Causes of Burning Eyes and When You Should See a Doctor
Burning eyes can be caused by a variety of things, but not all of them are harmless like too little sleep. Keep reading to learn when you should get checked.
Have you ever stared at a screen for too long, then felt your eyes dry out and sting when you finally looked away? Or gone up to get something from the attic, and rubbed your eyes the entire way down?
If so, you’re familiar with the effects of burning eyes, and the discomfort they bring.
While we know that certain triggers like dust can cause this sensation, there are other reasons you may experience it as well.
Today, we’re taking a look at a few causes that might be attributed to the burn you feel. We’ll also discuss how long you should wait before seeking medical attention.
Ready to learn more? Let’s go!
1. Environmental Conditions
While dust is one of the most common eye irritants present in your environment, it’s far from the only one.
Your eyes might also burn on an especially windy day or a very sunny one, adding to the importance of sunglasses.
In keeping with extreme weather conditions, also take caution on a very cold day. When you walk out into the cold, the moist top layer of your cornea can dry out, causing your eyes to burn and water.
Apart from these occurrences, you may also get burning eyes in the presence of smoke or other airborne substances such as hairspray, perfume, pet dander, or pollen.
Even swimming in a chlorinated pool can cause your eyes to burn, so don’t forget your goggles!
2. Dry Eye and Other Conditions
One of the more serious underlying causes of burning eyes is a condition known as dry eye.
Your eyes need tears to lubricate them and keep them nourished. As you blink, they protect your eye, help remove foreign matter, and keep your vision clear.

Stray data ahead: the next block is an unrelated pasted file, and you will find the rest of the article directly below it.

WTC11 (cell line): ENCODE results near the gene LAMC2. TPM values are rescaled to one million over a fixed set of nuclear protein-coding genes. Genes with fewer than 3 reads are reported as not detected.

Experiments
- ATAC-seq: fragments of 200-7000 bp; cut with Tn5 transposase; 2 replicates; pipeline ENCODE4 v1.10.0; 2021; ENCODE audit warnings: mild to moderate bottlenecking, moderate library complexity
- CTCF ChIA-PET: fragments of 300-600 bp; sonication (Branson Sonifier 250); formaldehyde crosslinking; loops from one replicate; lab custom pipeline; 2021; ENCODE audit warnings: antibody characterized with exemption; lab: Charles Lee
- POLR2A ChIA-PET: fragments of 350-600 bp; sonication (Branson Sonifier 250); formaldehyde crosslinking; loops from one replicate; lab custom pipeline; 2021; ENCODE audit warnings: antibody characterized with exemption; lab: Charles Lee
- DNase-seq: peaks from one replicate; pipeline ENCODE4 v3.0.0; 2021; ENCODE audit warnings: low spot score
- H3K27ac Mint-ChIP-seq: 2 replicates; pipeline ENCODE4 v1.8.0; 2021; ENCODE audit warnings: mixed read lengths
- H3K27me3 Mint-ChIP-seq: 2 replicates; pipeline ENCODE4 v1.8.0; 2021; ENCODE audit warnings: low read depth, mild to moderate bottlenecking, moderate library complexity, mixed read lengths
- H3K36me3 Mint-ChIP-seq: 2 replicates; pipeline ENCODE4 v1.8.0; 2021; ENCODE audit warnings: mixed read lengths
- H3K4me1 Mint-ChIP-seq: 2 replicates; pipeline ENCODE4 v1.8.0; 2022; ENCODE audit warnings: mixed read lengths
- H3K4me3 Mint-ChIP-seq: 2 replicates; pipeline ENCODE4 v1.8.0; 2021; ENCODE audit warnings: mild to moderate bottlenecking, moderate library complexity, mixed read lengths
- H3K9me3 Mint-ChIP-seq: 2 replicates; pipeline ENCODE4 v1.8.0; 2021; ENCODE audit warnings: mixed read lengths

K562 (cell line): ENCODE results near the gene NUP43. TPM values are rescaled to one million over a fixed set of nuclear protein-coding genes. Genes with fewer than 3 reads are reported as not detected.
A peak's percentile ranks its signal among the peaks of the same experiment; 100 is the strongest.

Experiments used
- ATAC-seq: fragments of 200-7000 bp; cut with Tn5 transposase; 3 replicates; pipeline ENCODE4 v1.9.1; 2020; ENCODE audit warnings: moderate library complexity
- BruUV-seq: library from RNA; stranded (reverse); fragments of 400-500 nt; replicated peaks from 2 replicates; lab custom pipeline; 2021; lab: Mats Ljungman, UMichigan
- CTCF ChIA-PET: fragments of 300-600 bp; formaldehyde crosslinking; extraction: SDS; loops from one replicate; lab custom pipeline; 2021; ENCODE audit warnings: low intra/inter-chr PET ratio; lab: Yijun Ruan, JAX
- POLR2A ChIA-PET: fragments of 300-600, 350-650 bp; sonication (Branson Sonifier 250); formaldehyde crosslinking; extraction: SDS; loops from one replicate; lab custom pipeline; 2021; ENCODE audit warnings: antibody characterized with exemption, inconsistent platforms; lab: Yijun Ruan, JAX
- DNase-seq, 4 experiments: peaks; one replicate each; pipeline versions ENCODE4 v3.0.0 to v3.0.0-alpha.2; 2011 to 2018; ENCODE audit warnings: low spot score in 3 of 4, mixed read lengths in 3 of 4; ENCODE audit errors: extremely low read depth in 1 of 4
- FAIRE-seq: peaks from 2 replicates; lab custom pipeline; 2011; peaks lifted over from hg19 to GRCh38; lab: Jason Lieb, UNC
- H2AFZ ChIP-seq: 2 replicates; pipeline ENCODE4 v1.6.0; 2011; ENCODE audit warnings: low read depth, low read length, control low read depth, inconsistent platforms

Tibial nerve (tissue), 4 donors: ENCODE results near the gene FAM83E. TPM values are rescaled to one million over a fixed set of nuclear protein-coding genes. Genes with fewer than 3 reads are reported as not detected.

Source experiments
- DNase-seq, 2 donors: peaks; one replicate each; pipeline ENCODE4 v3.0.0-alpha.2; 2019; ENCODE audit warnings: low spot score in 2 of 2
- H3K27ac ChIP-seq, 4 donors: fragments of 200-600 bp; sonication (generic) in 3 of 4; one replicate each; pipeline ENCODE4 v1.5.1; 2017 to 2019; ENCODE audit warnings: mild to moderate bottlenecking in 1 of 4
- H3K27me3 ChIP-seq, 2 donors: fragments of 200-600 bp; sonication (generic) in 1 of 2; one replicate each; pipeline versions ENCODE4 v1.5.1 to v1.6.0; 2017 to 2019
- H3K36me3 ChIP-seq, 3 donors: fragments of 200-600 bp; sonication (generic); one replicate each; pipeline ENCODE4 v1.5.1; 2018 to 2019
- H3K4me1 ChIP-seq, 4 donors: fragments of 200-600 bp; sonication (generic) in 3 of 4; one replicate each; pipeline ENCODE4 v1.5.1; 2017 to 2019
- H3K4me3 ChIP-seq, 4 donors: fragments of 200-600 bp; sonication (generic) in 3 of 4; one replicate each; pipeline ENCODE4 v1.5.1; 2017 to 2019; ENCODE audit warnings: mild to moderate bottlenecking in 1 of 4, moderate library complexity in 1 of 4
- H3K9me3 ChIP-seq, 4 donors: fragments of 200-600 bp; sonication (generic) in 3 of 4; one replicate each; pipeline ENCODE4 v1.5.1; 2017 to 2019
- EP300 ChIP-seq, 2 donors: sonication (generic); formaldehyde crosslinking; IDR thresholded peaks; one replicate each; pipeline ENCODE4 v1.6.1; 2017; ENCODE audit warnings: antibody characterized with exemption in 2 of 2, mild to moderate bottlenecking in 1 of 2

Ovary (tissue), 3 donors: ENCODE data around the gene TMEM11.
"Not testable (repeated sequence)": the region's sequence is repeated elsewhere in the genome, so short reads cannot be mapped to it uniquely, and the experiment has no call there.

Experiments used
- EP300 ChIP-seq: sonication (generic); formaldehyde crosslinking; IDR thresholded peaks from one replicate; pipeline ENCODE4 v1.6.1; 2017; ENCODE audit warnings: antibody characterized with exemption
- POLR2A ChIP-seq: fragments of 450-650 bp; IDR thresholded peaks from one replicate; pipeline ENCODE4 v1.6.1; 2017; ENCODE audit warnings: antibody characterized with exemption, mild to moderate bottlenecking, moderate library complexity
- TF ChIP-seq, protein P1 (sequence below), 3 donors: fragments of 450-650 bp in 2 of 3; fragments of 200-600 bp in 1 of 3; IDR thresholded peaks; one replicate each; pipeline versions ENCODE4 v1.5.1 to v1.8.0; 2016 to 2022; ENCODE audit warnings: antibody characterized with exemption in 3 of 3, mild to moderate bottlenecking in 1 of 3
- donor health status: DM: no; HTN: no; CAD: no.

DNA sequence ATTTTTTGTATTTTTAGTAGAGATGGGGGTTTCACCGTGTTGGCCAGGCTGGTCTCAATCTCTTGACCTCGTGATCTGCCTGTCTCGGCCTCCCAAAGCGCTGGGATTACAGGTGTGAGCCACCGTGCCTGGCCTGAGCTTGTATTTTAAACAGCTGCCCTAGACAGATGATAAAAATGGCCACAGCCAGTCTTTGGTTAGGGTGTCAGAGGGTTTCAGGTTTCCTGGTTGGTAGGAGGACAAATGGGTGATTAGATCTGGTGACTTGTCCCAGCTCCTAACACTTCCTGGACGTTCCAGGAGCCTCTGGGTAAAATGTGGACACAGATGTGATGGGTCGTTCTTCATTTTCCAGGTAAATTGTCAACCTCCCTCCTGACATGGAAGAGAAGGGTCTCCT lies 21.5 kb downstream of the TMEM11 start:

When your eyes fail to produce enough quality tears to perform this function, they can easily dry out, burn, and become scratchy. Dry eye is especially common in older adults, though it can affect anyone.
If you suspect your burning eyes are due to dry eye versus short-term exposure to an irritating substance, don’t hesitate to contact your eye care professional, who can provide treatment.
This visit can also determine if you’re experiencing symptoms of an eye-related illness, such as Conjunctivitis, Blepharitis (eyelid inflammation), or Sjogren’s Syndrome, so it’s important to schedule it as soon as possible.
3. Strained Eyes
Sometimes, your eyes become strained if you sit and look at your computer or television, or read a book, for too long without looking up.
When this happens, your eyes can burn. You might also feel pain and itchiness around your eyes and experience fatigue and blurred vision.
While long-term exposure to the light from digital screens could permanently damage your retinas, eye strain is usually only temporary.
To prevent it, try to look up every 20 minutes or so and blink your eyes slowly about 10 times. As you do so, you’ll re-moisten your eyes.
Remember to keep your work area well-lit and sit at least arm’s distance from your screen to prevent reoccurrence.
Do You Have Burning Eyes? We Can Help!
Whether you’re seeking relief from an eye condition, need prescription glasses, or want top-quality contacts lenses, connecting with an eyecare professional is key.
Our optometry office is dedicated to providing our clients with the care and attention their eyes deserve. From stylish designer frames to in-depth evaluations, we offer it all.
Contact us today to learn more and see the difference!